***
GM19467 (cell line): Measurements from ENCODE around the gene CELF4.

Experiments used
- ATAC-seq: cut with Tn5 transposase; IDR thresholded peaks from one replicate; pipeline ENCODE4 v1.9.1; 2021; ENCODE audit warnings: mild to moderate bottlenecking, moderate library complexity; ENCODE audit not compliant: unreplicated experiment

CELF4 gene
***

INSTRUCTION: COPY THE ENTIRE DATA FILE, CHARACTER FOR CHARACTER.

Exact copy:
GM19467 (cell line): Measurements from ENCODE around the gene CELF4.

Experiments used
- ATAC-seq: cut with Tn5 transposase; IDR thresholded peaks from one replicate; pipeline ENCODE4 v1.9.1; 2021; ENCODE audit warnings: mild to moderate bottlenecking, moderate library complexity; ENCODE audit not compliant: unreplicated experiment

CELF4 gene